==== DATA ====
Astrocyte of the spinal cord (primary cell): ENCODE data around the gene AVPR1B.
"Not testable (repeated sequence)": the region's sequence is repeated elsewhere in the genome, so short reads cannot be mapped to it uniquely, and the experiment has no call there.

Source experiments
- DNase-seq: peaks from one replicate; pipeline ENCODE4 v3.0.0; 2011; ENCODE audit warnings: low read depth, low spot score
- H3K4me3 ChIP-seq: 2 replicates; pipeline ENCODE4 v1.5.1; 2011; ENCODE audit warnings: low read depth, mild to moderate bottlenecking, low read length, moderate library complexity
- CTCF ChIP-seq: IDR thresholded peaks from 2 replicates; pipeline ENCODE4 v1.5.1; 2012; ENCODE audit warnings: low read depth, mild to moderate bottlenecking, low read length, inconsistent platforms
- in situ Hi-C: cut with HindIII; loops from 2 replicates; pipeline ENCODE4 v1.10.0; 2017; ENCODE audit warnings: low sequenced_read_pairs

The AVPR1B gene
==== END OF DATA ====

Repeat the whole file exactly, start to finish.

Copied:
Astrocyte of the spinal cord (primary cell): ENCODE data around the gene AVPR1B.
"Not testable (repeated sequence)": the region's sequence is repeated elsewhere in the genome, so short reads cannot be mapped to it uniquely, and the experiment has no call there.

Source experiments
- DNase-seq: peaks from one replicate; pipeline ENCODE4 v3.0.0; 2011; ENCODE audit warnings: low read depth, low spot score
- H3K4me3 ChIP-seq: 2 replicates; pipeline ENCODE4 v1.5.1; 2011; ENCODE audit warnings: low read depth, mild to moderate bottlenecking, low read length, moderate library complexity
- CTCF ChIP-seq: IDR thresholded peaks from 2 replicates; pipeline ENCODE4 v1.5.1; 2012; ENCODE audit warnings: low read depth, mild to moderate bottlenecking, low read length, inconsistent platforms
- in situ Hi-C: cut with HindIII; loops from 2 replicates; pipeline ENCODE4 v1.10.0; 2017; ENCODE audit warnings: low sequenced_read_pairs

The AVPR1B gene